Sens. John Kerry (D-Mass.), Joe Lieberman (ID-Conn.) and Lindsey Graham (R-S.C.) are expected to unveil their bipartisan climate change legislation next week.
Any proposal that passes the Senate almost certainly would not include many of the provisions that are most objectionable to Republicans. For example, the Senate proposal is expected to replace an economy-wide cap-and-trade system with a sector-by-sector approach.
But even a bipartisan deal in the Senate might have relatively little effect on the dynamic in the House.
Amid heavy fire from tea party activists and other conservatives after his vote for the climate change bill, Kirk sought to distance himself from the legislation in the runup to his state’s Feb. 2 primary, saying he’d determined the cap-and-trade provision that most incited conservative ire was not beneficial to Illinois because it was a threat to jobs.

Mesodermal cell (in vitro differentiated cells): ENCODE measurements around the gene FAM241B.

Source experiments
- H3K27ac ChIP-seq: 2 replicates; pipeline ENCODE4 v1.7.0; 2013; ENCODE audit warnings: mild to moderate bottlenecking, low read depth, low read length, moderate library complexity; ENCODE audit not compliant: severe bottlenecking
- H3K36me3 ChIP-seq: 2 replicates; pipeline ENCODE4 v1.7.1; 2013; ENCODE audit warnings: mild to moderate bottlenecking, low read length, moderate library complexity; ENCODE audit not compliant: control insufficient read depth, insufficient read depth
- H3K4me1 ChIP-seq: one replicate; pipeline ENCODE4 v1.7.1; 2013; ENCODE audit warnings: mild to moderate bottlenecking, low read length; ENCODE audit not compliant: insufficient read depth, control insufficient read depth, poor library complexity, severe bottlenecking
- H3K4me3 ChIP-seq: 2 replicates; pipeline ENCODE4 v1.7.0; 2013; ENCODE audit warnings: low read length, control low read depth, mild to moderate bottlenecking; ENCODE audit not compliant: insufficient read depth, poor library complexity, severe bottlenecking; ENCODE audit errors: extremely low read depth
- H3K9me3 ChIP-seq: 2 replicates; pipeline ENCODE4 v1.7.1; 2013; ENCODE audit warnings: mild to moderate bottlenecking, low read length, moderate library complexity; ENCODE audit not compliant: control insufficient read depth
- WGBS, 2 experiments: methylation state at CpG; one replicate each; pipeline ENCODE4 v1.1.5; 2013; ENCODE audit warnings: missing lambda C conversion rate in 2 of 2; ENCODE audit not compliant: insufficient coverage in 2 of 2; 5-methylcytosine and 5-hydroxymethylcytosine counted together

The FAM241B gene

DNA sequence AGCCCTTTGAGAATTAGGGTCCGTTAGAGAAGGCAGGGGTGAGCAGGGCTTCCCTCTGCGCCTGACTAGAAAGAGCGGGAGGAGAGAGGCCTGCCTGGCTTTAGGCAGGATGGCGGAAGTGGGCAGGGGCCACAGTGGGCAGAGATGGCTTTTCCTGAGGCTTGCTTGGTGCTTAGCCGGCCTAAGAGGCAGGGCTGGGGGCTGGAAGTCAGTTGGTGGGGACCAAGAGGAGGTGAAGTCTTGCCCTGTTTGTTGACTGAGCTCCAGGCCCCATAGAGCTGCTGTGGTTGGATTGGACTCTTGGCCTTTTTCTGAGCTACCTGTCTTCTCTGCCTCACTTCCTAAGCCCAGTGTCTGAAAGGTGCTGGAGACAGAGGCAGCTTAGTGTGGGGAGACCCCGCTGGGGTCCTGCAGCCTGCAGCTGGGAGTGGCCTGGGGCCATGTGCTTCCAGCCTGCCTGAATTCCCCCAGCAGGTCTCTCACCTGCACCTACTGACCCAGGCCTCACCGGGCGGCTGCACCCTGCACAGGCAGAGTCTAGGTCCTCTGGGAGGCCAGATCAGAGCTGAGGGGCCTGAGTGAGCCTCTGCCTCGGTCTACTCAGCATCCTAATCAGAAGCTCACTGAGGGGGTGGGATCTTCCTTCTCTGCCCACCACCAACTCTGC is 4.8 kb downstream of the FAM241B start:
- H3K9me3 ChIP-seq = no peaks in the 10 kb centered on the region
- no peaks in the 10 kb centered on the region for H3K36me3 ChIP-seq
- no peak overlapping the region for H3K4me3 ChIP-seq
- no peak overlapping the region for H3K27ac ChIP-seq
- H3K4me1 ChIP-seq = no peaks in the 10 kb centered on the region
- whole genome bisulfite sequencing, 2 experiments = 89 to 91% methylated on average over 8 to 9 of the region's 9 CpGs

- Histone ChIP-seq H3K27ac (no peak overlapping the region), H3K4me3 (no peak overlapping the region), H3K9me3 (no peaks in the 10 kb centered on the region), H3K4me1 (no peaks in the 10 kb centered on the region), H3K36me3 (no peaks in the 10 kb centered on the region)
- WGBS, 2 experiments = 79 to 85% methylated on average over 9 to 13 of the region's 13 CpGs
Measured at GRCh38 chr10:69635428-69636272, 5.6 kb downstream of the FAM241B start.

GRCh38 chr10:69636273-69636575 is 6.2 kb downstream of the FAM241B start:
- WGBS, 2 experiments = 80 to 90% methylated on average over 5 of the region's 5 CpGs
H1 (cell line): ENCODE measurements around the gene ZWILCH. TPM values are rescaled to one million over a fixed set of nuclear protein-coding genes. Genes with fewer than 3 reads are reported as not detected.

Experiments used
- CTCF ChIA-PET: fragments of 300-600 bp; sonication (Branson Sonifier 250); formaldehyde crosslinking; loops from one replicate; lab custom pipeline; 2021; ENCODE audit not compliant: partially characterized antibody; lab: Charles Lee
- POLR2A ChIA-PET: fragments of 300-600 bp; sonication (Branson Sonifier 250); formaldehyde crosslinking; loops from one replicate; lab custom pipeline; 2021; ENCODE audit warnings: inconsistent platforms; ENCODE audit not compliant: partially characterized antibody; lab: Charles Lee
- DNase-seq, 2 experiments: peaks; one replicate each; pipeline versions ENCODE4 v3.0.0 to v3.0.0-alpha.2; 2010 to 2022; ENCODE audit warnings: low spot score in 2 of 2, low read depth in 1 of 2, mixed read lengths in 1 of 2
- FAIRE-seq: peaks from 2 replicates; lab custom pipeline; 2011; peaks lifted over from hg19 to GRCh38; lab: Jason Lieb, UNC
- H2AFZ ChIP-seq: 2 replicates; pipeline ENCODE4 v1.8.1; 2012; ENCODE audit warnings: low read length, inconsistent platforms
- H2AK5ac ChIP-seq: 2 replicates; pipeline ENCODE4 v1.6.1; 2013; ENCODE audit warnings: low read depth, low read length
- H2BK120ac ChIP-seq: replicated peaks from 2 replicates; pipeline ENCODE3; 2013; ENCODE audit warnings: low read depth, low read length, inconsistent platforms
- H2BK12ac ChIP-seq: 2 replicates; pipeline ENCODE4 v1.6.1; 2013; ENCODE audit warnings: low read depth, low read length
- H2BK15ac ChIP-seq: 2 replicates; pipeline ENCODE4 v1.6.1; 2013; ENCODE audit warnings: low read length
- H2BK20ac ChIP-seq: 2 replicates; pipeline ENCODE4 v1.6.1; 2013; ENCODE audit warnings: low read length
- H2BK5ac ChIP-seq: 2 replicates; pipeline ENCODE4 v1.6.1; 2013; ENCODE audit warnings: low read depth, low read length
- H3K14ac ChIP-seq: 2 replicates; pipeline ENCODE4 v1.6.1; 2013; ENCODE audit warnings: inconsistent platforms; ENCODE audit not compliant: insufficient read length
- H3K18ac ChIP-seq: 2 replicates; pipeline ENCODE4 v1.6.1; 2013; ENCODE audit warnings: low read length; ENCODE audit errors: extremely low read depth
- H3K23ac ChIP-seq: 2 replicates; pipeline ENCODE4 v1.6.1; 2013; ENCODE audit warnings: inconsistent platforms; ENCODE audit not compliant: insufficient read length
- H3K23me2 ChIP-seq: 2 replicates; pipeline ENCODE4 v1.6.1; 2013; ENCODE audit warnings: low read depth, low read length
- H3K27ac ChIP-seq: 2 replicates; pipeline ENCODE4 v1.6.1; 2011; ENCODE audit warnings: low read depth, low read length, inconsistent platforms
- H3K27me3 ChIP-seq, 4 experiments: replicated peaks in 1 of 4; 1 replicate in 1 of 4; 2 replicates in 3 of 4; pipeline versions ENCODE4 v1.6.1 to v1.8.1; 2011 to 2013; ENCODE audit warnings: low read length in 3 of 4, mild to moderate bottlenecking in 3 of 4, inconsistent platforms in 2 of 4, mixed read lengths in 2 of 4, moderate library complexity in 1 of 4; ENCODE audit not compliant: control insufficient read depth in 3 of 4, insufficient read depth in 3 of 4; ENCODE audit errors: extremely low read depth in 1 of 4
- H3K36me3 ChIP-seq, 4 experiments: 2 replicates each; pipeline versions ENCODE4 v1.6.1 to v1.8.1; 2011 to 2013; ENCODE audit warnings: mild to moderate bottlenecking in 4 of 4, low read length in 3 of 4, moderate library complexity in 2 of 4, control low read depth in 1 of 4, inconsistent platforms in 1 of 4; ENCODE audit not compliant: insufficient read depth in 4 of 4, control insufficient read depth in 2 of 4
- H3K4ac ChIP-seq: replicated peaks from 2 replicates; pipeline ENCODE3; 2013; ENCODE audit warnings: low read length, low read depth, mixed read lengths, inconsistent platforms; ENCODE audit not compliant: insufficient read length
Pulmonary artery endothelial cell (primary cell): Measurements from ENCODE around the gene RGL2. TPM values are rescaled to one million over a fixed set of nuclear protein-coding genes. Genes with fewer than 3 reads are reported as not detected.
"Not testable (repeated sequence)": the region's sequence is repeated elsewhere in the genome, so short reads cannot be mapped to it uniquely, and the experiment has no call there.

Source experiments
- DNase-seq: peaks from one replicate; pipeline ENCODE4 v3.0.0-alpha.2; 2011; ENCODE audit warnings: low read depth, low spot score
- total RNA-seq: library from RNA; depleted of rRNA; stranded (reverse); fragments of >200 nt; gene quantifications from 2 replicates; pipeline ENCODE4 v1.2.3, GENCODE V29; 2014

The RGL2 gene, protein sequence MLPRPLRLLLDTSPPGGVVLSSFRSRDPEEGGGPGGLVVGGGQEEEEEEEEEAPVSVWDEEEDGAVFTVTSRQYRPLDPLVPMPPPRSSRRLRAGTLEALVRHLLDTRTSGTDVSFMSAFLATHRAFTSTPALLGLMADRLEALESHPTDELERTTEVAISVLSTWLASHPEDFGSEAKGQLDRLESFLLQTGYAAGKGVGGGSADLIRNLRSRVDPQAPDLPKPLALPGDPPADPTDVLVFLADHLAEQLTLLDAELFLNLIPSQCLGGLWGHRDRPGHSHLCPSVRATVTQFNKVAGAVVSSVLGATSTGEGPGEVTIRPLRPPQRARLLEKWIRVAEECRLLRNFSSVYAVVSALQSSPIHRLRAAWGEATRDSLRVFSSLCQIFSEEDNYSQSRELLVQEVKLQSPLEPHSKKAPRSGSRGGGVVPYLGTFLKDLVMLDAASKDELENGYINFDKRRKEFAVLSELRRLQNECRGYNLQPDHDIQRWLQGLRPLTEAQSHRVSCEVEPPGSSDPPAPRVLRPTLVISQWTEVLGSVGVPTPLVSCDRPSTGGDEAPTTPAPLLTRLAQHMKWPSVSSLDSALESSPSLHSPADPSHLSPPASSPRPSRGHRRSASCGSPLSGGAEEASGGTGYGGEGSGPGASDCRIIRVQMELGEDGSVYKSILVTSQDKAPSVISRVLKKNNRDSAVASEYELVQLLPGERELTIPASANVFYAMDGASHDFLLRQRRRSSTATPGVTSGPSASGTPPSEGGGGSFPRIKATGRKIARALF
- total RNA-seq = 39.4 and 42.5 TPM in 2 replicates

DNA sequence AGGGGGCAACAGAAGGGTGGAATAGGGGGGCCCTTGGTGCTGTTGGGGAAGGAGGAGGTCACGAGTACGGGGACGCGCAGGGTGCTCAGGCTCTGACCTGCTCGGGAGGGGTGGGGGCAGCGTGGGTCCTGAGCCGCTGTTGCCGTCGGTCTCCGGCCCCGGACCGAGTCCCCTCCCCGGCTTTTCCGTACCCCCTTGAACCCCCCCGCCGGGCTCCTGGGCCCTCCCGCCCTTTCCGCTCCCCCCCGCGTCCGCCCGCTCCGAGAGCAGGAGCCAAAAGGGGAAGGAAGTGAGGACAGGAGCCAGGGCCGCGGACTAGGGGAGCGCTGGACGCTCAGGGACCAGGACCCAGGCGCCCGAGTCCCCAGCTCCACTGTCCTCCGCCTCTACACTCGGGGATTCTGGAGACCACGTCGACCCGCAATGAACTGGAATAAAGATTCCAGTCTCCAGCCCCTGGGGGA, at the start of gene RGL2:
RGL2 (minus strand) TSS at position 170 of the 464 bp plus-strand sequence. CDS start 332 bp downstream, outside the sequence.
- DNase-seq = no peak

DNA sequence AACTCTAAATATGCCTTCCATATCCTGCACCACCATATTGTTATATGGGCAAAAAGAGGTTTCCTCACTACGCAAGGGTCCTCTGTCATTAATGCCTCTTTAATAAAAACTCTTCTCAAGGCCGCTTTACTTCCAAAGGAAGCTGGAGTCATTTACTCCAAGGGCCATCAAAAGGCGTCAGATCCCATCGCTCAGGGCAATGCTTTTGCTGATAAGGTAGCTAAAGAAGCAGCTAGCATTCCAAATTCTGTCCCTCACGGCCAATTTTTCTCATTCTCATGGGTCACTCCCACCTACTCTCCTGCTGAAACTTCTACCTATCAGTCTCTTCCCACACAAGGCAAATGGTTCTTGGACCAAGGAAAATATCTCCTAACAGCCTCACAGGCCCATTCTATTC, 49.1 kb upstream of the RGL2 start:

Like Castle, Kirk is not eager to vote in favor of a climate change bill again this year.
“The minute I left my district, I saw the negative effect the bill would have” on jobs in manufacturing, agriculture and mining, he said.
Although he stood by his June vote, which he said “reflected the interests” of his district, Kirk said he would not vote for similar legislation.
National Republican Senatorial Committee Chairman John Cornyn (Texas) helped recruit Kirk to run for the Senate seat that is being vacated by Democrat Roland Burris and said he had discussed Kirk’s changed position with him. “There’s a big difference between running for the House and representing your district and running for the Senate and representing the entire state,” Cornyn said.